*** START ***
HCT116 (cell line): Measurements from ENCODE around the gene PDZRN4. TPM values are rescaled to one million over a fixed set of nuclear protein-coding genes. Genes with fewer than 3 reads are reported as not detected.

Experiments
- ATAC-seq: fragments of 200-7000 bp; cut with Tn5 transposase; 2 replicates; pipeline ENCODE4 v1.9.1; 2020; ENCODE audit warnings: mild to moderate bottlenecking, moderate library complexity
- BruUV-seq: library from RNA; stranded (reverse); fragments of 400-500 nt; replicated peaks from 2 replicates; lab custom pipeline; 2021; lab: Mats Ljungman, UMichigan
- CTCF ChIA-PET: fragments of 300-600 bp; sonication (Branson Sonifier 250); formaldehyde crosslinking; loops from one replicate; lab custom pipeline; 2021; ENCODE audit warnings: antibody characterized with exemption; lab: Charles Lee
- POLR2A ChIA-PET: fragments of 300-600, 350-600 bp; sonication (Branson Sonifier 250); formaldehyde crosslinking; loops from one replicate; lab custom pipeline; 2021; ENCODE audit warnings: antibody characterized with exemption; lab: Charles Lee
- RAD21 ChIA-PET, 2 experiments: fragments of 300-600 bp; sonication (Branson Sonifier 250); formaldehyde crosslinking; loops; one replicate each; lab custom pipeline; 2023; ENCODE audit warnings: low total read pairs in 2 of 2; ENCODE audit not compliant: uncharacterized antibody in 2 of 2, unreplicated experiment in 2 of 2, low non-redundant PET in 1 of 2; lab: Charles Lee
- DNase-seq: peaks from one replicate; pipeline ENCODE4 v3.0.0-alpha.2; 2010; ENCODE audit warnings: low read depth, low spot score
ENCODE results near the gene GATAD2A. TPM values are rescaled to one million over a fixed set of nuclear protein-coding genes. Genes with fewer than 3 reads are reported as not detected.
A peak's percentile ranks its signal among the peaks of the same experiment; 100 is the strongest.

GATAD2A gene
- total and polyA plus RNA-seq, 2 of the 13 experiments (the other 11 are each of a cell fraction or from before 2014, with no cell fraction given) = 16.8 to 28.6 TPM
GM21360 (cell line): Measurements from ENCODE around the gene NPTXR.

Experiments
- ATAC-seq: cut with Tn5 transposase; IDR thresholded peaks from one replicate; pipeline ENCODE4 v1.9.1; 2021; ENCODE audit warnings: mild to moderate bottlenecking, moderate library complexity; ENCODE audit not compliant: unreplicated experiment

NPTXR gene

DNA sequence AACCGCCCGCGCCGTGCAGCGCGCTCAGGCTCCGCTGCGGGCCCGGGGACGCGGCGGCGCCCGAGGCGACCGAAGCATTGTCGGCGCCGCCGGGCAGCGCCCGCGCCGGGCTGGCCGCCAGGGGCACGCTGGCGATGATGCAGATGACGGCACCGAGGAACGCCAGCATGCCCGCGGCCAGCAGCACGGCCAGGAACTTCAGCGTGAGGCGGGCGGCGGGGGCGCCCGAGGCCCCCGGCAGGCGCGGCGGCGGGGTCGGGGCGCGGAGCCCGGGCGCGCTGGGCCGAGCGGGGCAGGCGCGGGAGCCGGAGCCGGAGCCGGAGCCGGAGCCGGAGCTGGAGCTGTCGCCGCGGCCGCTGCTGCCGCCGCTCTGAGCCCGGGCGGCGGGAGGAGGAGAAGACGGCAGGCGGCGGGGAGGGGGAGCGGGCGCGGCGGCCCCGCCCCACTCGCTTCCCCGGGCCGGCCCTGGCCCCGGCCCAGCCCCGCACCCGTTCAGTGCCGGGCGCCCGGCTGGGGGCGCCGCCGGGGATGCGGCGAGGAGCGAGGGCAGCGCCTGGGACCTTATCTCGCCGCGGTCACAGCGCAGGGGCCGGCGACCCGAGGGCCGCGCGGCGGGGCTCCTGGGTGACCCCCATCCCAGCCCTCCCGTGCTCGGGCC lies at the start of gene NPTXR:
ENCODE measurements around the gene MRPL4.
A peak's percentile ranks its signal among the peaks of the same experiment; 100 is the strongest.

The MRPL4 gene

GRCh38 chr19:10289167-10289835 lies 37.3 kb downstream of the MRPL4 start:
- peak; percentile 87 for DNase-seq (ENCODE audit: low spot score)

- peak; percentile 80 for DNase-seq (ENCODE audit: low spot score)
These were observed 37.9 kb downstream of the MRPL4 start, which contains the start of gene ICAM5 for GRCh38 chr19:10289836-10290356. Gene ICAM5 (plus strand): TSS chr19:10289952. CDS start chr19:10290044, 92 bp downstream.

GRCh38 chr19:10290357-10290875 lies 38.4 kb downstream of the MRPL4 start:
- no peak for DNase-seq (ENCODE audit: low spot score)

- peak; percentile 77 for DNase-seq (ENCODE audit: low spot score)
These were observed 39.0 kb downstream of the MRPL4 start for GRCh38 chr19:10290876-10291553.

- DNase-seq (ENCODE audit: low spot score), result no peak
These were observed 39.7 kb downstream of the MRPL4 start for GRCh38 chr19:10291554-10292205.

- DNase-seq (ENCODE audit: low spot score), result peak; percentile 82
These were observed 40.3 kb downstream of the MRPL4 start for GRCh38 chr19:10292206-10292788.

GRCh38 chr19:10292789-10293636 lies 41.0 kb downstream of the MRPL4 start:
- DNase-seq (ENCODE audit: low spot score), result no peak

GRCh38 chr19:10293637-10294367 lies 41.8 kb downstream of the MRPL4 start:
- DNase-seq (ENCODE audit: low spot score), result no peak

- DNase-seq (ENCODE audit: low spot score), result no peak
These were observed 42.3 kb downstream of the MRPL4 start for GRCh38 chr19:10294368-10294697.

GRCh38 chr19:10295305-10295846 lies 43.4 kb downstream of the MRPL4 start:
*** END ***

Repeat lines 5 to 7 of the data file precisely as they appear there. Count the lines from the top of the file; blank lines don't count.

- CTCF ChIA-PET: fragments of 300-600 bp; sonication (Branson Sonifier 250); formaldehyde crosslinking; loops from one replicate; lab custom pipeline; 2021; ENCODE audit warnings: antibody characterized with exemption; lab: Charles Lee
- POLR2A ChIA-PET: fragments of 300-600, 350-600 bp; sonication (Branson Sonifier 250); formaldehyde crosslinking; loops from one replicate; lab custom pipeline; 2021; ENCODE audit warnings: antibody characterized with exemption; lab: Charles Lee
- RAD21 ChIA-PET, 2 experiments: fragments of 300-600 bp; sonication (Branson Sonifier 250); formaldehyde crosslinking; loops; one replicate each; lab custom pipeline; 2023; ENCODE audit warnings: low total read pairs in 2 of 2; ENCODE audit not compliant: uncharacterized antibody in 2 of 2, unreplicated experiment in 2 of 2, low non-redundant PET in 1 of 2; lab: Charles Lee